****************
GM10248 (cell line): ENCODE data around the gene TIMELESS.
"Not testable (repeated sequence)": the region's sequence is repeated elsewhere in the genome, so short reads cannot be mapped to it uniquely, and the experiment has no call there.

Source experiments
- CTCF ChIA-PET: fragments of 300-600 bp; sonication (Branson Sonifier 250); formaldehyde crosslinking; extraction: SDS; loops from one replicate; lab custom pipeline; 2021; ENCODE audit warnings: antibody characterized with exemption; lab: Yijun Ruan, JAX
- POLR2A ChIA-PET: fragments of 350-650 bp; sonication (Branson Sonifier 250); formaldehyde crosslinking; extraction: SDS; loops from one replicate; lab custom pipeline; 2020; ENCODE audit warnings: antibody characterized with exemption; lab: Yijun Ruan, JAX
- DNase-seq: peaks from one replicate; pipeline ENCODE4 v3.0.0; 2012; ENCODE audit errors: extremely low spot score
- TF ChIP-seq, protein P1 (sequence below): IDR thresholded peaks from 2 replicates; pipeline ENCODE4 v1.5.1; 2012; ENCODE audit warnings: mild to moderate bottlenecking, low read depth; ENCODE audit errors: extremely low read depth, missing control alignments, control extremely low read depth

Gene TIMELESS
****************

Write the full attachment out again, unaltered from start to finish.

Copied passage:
GM10248 (cell line): ENCODE data around the gene TIMELESS.
"Not testable (repeated sequence)": the region's sequence is repeated elsewhere in the genome, so short reads cannot be mapped to it uniquely, and the experiment has no call there.

Source experiments
- CTCF ChIA-PET: fragments of 300-600 bp; sonication (Branson Sonifier 250); formaldehyde crosslinking; extraction: SDS; loops from one replicate; lab custom pipeline; 2021; ENCODE audit warnings: antibody characterized with exemption; lab: Yijun Ruan, JAX
- POLR2A ChIA-PET: fragments of 350-650 bp; sonication (Branson Sonifier 250); formaldehyde crosslinking; extraction: SDS; loops from one replicate; lab custom pipeline; 2020; ENCODE audit warnings: antibody characterized with exemption; lab: Yijun Ruan, JAX
- DNase-seq: peaks from one replicate; pipeline ENCODE4 v3.0.0; 2012; ENCODE audit errors: extremely low spot score
- TF ChIP-seq, protein P1 (sequence below): IDR thresholded peaks from 2 replicates; pipeline ENCODE4 v1.5.1; 2012; ENCODE audit warnings: mild to moderate bottlenecking, low read depth; ENCODE audit errors: extremely low read depth, missing control alignments, control extremely low read depth

Gene TIMELESS